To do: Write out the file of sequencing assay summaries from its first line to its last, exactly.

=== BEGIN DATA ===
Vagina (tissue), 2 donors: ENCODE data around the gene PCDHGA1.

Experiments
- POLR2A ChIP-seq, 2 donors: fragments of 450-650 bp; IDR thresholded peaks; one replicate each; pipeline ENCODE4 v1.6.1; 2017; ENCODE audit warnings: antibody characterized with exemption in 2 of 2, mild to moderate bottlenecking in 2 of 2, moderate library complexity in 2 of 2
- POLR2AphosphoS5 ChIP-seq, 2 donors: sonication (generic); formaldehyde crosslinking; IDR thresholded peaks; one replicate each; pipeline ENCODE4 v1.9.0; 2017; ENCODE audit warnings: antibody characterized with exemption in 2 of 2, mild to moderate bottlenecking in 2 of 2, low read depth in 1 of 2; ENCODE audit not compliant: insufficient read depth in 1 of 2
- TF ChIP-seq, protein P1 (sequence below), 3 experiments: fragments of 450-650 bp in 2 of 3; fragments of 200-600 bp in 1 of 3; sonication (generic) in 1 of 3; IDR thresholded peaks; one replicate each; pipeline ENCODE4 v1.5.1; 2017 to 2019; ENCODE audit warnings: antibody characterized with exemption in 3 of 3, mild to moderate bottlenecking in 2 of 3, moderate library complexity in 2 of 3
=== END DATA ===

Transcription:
Vagina (tissue), 2 donors: ENCODE data around the gene PCDHGA1.

Experiments
- POLR2A ChIP-seq, 2 donors: fragments of 450-650 bp; IDR thresholded peaks; one replicate each; pipeline ENCODE4 v1.6.1; 2017; ENCODE audit warnings: antibody characterized with exemption in 2 of 2, mild to moderate bottlenecking in 2 of 2, moderate library complexity in 2 of 2
- POLR2AphosphoS5 ChIP-seq, 2 donors: sonication (generic); formaldehyde crosslinking; IDR thresholded peaks; one replicate each; pipeline ENCODE4 v1.9.0; 2017; ENCODE audit warnings: antibody characterized with exemption in 2 of 2, mild to moderate bottlenecking in 2 of 2, low read depth in 1 of 2; ENCODE audit not compliant: insufficient read depth in 1 of 2
- TF ChIP-seq, protein P1 (sequence below), 3 experiments: fragments of 450-650 bp in 2 of 3; fragments of 200-600 bp in 1 of 3; sonication (generic) in 1 of 3; IDR thresholded peaks; one replicate each; pipeline ENCODE4 v1.5.1; 2017 to 2019; ENCODE audit warnings: antibody characterized with exemption in 3 of 3, mild to moderate bottlenecking in 2 of 3, moderate library complexity in 2 of 3